Sprint Festival

Feature in Issue 21-3 | Autumn 2009

In the foyer of Camden People’s Theatre, plates of party food wear an expectant look. Audience members mill about, waiting for ‘the event’. It’s the first night of the Sprint Festival of new and experimental theatre, and we’ve been promised that teasing, will-it-be-awful incentive: a launch party. Before it gets underway, however, a woman I realise must be Harriet Poole asks me to join her for a photograph, which I see later, briefly, on the screen of her phone; two strangers smiling a little awkwardly at the lens. The little, intimate journey together which follows – the (in)visible exchange – is much more charming than I expected from reading the advertising copy. It’s not that the highbrow references to Roland Barthes and ‘pushing the temporal nature of performance through marrying with the temporal nature of photography’ didn’t make sense; after being part of the performance I can see where the artist is coming from. But it didn’t sound much fun, and certainly wouldn’t have inspired me to pay for the show. This bothers me because while our young performers learn how to make interesting work, it seems rarer to find someone who can describe it in terms which would make a person keen to be part of it. It’s a skill we need to learn, and learn early.

Getting back to the performance: what I experienced was a gentle, thoughtful meditation on the nature of art and its brevity, described simply but with a wry edge which nudged it into delightful freshness. This – like the advertising copy – attempts to describe performance without saying what happens, but to tell more would be to ruin. Ah, now I see Poole’s difficulty…

When the two of us emerge back into the foyer, we find ourselves in the middle of a celebration. Or an attempt at one. Taking another approach than Poole’s to self-promotion, the first section of Chloé Déchery’s Showing Up describes itself as ‘a bad PR exercise’. Déchery and collaborator Lucy Foster, devising and improvising together, make a brave attempt at forcing the audience to have LOTS OF FUN, with special guests, brave balloons, the Sprint press release read aloud via a microphone, fancy dress. The culmination is a choreographed dance which, sadly, doesn’t quite manage to get the audience gyrating. The likeable performers, however, do their damnedest. Casting around their desperate handfuls of streamers, their cheap Cava and hopeful smiles, they get everyone laughing – at the show, at ourselves.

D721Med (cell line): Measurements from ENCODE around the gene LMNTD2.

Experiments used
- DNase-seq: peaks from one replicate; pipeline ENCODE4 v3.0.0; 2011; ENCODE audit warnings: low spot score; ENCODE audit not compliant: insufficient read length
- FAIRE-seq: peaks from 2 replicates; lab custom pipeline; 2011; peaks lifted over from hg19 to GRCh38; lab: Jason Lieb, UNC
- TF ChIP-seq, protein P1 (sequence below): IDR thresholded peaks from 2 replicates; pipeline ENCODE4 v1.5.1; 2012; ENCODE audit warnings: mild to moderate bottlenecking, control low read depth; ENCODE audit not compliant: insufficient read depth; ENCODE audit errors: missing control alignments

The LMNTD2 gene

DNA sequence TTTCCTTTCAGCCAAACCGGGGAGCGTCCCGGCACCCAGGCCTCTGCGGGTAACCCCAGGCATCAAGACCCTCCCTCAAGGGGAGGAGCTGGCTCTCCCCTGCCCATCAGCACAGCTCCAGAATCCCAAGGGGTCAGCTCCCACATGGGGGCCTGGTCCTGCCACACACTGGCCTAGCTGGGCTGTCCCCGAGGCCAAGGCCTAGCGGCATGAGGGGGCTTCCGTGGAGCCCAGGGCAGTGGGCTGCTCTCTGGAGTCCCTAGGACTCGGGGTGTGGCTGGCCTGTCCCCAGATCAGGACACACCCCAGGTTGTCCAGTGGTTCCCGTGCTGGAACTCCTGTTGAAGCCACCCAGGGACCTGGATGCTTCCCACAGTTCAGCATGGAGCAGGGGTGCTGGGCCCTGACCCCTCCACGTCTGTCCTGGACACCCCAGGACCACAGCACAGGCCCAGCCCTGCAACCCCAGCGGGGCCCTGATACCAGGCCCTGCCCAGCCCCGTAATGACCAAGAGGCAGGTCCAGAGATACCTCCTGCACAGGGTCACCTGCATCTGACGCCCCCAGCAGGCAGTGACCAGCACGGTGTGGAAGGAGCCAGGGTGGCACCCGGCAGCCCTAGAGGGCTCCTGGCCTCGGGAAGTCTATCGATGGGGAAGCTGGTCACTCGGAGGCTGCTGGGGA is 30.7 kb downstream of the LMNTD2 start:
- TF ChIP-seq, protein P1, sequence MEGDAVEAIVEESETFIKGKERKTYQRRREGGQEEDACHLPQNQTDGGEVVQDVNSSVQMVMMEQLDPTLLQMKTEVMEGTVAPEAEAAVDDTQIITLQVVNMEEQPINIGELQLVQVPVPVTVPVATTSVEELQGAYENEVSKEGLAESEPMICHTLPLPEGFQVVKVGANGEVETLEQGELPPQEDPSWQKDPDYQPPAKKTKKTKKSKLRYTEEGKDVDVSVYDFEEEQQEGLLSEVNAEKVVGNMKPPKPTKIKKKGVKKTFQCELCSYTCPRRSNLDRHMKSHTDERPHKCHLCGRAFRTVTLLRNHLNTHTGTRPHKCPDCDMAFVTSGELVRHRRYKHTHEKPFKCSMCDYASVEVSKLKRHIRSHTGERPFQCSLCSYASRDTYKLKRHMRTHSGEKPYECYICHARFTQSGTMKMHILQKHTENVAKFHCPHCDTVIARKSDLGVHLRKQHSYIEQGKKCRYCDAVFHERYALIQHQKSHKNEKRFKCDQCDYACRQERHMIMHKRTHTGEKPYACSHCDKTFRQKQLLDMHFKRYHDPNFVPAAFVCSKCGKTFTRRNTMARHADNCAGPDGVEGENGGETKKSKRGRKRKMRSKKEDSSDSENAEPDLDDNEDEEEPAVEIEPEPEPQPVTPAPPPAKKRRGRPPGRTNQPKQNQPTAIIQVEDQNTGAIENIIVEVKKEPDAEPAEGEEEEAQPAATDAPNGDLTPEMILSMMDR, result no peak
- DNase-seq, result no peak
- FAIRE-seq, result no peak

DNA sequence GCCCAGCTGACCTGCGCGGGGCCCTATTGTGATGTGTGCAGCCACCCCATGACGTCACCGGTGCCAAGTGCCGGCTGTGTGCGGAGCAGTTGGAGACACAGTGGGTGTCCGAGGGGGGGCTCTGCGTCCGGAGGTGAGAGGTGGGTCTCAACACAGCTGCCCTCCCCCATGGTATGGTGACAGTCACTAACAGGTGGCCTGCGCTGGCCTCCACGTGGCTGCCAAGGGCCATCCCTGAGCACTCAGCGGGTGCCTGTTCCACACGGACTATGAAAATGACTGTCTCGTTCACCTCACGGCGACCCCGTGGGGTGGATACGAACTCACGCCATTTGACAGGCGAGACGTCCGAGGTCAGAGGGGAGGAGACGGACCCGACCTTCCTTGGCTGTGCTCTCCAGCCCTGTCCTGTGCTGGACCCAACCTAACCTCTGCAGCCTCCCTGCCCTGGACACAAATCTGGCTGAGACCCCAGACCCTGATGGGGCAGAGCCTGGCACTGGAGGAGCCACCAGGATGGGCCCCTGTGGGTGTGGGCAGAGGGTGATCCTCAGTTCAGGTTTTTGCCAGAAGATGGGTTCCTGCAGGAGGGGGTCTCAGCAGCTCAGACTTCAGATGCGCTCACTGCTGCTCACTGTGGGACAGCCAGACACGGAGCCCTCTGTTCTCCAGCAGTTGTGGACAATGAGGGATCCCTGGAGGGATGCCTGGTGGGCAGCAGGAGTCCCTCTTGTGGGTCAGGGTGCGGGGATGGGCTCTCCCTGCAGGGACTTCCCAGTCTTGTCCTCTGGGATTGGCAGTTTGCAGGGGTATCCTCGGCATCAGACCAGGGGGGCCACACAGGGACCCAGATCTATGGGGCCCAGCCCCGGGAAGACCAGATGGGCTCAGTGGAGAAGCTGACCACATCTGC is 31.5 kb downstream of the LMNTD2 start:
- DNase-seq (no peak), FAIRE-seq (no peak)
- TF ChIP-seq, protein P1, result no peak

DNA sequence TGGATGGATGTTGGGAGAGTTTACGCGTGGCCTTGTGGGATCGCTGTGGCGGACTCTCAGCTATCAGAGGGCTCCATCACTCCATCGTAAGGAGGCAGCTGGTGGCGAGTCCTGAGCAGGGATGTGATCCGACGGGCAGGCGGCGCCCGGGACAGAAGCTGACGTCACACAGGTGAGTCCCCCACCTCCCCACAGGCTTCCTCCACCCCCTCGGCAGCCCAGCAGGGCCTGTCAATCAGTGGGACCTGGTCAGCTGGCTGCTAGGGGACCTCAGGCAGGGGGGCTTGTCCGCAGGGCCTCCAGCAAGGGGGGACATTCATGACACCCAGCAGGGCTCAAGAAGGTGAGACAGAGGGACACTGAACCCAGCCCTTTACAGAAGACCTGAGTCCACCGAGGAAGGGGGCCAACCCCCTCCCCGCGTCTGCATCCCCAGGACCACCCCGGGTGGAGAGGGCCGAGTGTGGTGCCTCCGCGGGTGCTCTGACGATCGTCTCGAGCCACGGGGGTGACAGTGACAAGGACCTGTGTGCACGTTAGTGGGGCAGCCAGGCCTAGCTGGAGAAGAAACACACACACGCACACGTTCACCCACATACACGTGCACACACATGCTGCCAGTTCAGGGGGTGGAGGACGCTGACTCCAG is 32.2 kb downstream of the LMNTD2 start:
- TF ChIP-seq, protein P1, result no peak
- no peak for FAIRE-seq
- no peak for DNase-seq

The final part of the evening is another beckoning: Tom Marshman’s The Invitation. This is a performance made in response to the responses made to a previous performance. In other words, Marshman has played to groups of ‘older people’ and, gathering their reactions, made another show. It’s a quiet and measured piece which seeks to give space and voice to what might seem – as in Poole’s piece – ephemera: a faded and curling photograph, a pin-cushion pierced with memory. For me, the characters remained too abstract, and the delivery too monotone, to grasp the colour or the context of the fragments pieced together. They remained voices in the dark, fading quickly into silence. It made a fitting end to an evening of brief laughter, glimpses, anti-climax.

Maybe that’s an odd way to open a festival. But then subversion is something that Sprint does very well.

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Issue 21-3
p. 32